2014 will not go down as an epic year for investors. Certainly there were pockets of strength – for example, gilts, China and the US – but the majority of equity markets were flat or negative over the year.
Investors had to content themselves with grinding out a few percentage points from an income yield and being glad they did not own Russia (or not).
To be fair, few expected much better. A benign economic environment aside, asset prices had looked almost universally expensive this time last year. It is difficult to make a more promising case for 2015.
In many instances, asset prices still look expensive, particularly in those countries, such as the US, where recovery would seem assured. Meanwhile those markets offering apparent value look particularly toxic – Russia, anyone?
The fixed income markets, again, look extremely expensive on almost all measures. So far, so bad – so are there any reasons to be cheerful?
A number of commentators have suggested the oil price may deliver more positive economic data than the gloomy consensus currently believes. Certainly it would be rare in history if a low oil price did not deliver some kind of kick-start to the global economy. This may finally deliver the much-anticipated but conspicuously absent recovery in eurozone growth.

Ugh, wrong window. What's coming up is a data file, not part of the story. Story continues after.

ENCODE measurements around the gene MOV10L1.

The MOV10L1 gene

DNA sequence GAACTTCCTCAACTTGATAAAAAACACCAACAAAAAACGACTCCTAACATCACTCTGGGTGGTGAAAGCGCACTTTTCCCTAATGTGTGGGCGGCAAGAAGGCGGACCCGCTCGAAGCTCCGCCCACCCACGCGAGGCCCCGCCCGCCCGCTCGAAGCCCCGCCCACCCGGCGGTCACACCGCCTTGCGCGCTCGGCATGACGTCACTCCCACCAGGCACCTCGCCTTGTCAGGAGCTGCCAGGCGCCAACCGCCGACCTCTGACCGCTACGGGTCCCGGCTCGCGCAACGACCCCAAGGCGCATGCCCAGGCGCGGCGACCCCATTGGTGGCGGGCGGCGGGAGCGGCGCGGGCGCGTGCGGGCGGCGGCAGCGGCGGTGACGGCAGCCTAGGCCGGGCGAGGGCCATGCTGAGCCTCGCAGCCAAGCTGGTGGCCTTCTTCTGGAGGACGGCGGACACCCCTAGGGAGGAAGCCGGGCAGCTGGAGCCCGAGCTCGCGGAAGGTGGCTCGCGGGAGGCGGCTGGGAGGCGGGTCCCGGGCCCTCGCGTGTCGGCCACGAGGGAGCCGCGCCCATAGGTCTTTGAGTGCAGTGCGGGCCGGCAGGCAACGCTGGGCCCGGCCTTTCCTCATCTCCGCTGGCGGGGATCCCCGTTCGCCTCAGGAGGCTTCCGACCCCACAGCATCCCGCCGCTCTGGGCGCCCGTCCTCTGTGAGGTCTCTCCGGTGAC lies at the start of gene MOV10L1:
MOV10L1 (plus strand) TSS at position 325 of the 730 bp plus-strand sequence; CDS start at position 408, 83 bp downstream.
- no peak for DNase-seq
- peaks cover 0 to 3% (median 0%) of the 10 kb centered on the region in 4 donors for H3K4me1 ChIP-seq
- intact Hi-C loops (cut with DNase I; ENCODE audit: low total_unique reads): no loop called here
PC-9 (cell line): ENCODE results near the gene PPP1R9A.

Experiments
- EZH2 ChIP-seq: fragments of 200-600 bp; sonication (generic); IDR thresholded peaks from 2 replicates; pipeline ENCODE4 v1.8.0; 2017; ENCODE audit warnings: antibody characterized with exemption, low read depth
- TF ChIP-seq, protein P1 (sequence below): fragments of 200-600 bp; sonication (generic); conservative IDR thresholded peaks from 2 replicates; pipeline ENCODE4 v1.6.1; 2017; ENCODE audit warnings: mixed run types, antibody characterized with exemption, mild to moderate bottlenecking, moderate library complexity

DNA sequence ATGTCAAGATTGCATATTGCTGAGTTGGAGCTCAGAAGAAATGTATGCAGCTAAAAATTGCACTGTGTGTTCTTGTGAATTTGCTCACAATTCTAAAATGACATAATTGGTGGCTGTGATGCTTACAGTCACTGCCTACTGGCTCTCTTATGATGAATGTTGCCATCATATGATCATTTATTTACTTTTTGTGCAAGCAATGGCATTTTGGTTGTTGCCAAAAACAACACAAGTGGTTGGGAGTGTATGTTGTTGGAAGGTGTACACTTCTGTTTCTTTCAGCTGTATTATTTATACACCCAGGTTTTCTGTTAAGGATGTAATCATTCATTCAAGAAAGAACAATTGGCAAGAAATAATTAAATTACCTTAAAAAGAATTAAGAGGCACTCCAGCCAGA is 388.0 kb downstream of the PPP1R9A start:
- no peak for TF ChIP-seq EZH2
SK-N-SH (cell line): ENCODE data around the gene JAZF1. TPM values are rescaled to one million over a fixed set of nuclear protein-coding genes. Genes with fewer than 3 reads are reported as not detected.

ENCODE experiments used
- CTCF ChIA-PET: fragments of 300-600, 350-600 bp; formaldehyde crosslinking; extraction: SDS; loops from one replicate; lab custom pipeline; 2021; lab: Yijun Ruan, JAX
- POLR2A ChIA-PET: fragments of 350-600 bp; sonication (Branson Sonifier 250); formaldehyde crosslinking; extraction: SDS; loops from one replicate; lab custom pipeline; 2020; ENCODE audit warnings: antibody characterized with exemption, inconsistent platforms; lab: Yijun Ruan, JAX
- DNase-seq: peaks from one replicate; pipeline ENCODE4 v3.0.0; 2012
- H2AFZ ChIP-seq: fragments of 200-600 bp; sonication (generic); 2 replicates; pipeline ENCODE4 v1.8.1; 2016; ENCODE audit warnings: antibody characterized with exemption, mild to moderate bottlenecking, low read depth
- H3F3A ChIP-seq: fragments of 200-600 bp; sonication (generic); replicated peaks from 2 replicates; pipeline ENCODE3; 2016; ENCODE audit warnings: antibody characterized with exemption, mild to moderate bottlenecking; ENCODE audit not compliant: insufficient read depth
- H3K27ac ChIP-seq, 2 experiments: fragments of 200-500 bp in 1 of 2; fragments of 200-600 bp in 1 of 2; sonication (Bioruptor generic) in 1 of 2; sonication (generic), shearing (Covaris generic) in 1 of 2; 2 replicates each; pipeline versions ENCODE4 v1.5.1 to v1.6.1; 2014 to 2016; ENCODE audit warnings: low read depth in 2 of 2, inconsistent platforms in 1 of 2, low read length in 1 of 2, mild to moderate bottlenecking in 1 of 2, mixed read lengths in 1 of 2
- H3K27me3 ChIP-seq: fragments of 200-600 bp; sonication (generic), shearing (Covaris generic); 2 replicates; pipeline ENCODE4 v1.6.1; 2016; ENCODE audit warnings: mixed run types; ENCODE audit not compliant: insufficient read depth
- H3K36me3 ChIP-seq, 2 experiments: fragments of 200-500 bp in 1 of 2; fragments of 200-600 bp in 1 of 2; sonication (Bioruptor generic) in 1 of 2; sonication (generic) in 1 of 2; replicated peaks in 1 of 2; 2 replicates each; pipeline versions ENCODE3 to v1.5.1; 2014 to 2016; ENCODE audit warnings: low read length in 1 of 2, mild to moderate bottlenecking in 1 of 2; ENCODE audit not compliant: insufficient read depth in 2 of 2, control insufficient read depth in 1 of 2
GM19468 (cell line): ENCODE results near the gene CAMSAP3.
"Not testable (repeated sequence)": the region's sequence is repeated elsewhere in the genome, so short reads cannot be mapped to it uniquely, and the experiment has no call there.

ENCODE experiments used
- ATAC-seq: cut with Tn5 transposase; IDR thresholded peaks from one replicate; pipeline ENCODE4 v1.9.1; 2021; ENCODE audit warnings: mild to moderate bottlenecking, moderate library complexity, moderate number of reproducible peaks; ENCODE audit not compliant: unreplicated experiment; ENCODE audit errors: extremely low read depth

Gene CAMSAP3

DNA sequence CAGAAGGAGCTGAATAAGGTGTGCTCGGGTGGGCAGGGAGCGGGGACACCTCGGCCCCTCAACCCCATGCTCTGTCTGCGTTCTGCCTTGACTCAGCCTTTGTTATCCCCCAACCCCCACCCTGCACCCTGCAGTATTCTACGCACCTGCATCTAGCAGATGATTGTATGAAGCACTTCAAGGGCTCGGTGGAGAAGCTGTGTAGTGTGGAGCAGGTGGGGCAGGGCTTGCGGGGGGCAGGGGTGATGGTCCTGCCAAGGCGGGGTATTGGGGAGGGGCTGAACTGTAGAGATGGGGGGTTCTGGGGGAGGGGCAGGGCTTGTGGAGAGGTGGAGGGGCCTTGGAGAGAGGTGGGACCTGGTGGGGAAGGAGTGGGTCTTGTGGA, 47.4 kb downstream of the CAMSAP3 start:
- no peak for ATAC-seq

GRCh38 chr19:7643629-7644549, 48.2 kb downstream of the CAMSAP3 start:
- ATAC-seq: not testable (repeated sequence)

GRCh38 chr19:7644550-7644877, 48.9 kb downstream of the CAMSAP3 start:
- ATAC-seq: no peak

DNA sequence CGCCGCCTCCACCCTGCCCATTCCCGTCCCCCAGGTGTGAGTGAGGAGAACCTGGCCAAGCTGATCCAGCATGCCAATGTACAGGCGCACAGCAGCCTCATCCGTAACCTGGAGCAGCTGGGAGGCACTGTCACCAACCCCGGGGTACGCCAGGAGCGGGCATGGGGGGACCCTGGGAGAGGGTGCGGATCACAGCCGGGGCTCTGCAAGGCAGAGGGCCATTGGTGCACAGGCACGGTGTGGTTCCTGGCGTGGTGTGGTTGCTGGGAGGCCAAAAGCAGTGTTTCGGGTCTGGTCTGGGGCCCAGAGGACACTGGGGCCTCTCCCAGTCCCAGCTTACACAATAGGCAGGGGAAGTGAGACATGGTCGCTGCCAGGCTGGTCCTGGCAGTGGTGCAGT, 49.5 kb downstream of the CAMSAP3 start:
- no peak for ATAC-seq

There is also the chance – increasingly hinted at by ECB president Mario Draghi – that quantitative easing (QE) may finally materialise. Given the biggest obstacle to eurozone QE has been Germany, which is now feeling considerable economic pain from the combined weakness of Russia and China, this looks a greater possibility. But Russia continues to weigh on sentiment more widely. The potential for severe geopolitical unrest as the country finds itself increasingly marginalised and economically destitute is not to be underestimated.
Commentators such as Newton’s Jason Pidcock have suggested Russia is on the brink of social and economic disaster. However, there is an alternative outcome – Vladimir Putin may decide he cannot weather an economic storm and capitulate. The problem could end as swiftly as it has begun. Investors must weigh whether any of these positive outcomes appear possible – or probable.
If so, it may be another boring year, in which already expensive assets deliver lacklustre growth. Perhaps the best investors can hope for – counterintuitively – is volatility. This could deliver idiosyncratic opportunities of which they can take advantage. Either way, they will need to be nimble and well-diversified.